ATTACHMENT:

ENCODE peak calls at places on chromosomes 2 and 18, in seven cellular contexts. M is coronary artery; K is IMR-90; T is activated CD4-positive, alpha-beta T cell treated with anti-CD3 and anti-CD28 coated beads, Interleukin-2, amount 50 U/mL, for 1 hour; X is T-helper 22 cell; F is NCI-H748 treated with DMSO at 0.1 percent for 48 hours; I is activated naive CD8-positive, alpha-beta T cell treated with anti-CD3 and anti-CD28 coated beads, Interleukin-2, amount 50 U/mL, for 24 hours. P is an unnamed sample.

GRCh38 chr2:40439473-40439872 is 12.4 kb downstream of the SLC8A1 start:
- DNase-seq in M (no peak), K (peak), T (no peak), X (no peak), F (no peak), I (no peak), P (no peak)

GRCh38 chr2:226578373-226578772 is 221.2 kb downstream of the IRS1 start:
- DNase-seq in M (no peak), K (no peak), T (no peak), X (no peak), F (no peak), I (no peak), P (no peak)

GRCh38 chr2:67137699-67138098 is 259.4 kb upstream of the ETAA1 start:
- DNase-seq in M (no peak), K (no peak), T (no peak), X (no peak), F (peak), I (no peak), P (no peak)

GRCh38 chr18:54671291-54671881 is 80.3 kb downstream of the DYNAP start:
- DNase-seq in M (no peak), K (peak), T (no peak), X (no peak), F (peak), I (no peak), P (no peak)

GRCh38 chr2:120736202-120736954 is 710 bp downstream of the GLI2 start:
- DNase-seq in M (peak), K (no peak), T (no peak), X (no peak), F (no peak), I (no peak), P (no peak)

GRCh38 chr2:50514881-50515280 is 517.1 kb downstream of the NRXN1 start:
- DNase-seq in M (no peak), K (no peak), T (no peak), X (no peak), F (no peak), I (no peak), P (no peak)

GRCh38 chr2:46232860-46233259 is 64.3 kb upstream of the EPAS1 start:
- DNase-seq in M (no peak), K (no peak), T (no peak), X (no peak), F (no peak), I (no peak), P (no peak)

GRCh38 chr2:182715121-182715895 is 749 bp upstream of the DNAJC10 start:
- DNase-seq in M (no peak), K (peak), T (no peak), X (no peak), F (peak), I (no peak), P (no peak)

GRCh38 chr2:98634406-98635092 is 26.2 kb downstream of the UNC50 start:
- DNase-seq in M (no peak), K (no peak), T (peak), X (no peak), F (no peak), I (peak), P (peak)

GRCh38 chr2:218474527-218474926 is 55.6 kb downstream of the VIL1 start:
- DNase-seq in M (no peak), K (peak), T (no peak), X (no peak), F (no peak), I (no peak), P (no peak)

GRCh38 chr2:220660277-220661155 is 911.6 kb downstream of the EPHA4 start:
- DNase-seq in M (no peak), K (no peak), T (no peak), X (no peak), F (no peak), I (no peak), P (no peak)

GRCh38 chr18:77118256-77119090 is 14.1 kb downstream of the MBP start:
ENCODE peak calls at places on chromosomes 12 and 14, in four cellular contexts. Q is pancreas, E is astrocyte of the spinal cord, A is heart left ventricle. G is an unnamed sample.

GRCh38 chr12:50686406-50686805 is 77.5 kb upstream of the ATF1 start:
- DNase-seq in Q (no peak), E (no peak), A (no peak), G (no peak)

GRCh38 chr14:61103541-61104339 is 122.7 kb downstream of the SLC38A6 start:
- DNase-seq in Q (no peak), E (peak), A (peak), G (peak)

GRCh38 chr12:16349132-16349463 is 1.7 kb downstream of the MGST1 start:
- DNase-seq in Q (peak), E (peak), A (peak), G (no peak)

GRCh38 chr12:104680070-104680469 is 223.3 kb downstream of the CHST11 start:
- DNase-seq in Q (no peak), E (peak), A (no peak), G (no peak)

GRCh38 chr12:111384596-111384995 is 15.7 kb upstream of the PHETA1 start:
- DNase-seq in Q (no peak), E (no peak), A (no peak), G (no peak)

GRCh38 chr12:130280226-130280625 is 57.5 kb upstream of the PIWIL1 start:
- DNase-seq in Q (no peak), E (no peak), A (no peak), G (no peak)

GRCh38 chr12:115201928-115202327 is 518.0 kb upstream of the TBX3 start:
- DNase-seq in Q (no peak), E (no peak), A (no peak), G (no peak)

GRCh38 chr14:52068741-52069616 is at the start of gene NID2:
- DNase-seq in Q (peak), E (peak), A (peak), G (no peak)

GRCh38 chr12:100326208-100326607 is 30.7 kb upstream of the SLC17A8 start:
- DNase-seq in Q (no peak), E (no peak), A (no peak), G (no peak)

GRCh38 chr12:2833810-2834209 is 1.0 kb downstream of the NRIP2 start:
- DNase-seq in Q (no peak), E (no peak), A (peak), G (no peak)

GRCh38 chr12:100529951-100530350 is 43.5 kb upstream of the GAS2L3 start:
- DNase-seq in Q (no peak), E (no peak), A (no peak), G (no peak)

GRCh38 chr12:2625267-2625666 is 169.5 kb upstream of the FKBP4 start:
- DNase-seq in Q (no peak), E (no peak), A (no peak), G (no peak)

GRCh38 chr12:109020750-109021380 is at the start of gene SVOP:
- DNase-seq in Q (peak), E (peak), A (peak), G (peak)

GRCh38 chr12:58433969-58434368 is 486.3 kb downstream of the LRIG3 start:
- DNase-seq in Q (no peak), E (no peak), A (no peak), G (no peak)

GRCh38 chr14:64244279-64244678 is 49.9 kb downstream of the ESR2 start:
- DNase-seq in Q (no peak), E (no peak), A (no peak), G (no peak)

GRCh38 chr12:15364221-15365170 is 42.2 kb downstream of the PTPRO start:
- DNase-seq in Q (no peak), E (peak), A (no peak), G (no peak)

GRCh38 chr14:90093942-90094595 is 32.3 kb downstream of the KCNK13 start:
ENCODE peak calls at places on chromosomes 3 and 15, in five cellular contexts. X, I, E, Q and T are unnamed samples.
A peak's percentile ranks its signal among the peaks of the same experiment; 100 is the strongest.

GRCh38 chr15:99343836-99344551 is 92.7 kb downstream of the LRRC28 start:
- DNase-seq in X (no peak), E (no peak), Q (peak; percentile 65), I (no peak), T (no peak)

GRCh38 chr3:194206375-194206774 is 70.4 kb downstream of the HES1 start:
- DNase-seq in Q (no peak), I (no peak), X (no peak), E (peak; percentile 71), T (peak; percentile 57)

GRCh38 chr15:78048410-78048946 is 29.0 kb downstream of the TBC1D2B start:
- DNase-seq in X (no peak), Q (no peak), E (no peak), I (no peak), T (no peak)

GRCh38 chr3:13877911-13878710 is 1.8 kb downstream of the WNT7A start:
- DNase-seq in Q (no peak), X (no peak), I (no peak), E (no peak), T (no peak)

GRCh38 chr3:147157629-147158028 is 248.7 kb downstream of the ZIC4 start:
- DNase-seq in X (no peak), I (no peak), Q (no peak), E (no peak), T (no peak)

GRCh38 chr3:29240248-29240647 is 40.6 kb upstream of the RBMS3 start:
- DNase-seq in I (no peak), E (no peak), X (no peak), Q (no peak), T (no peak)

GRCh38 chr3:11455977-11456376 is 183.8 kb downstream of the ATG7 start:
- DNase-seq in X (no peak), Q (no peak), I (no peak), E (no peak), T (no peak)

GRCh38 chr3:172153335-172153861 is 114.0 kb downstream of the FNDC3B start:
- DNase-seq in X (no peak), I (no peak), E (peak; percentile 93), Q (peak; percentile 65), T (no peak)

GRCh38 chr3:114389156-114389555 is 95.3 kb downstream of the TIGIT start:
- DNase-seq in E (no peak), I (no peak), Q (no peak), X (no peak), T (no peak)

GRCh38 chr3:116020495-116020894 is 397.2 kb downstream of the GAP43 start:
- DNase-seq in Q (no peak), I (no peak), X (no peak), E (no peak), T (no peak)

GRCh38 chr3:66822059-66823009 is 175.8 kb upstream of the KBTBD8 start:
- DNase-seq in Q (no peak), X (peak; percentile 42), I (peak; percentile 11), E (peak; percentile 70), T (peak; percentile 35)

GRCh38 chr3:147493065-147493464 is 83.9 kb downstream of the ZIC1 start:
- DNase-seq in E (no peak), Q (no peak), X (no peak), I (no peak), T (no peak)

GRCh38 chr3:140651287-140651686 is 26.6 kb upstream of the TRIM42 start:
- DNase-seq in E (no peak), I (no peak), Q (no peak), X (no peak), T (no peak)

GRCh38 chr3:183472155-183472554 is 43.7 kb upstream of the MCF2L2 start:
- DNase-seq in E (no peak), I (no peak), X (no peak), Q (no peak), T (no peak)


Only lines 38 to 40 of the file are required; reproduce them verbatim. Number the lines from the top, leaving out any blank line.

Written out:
GRCh38 chr12:115201928-115202327 is 518.0 kb upstream of the TBX3 start:
- DNase-seq in Q (no peak), E (no peak), A (no peak), G (no peak)

GRCh38 chr14:52068741-52069616 is at the start of gene NID2: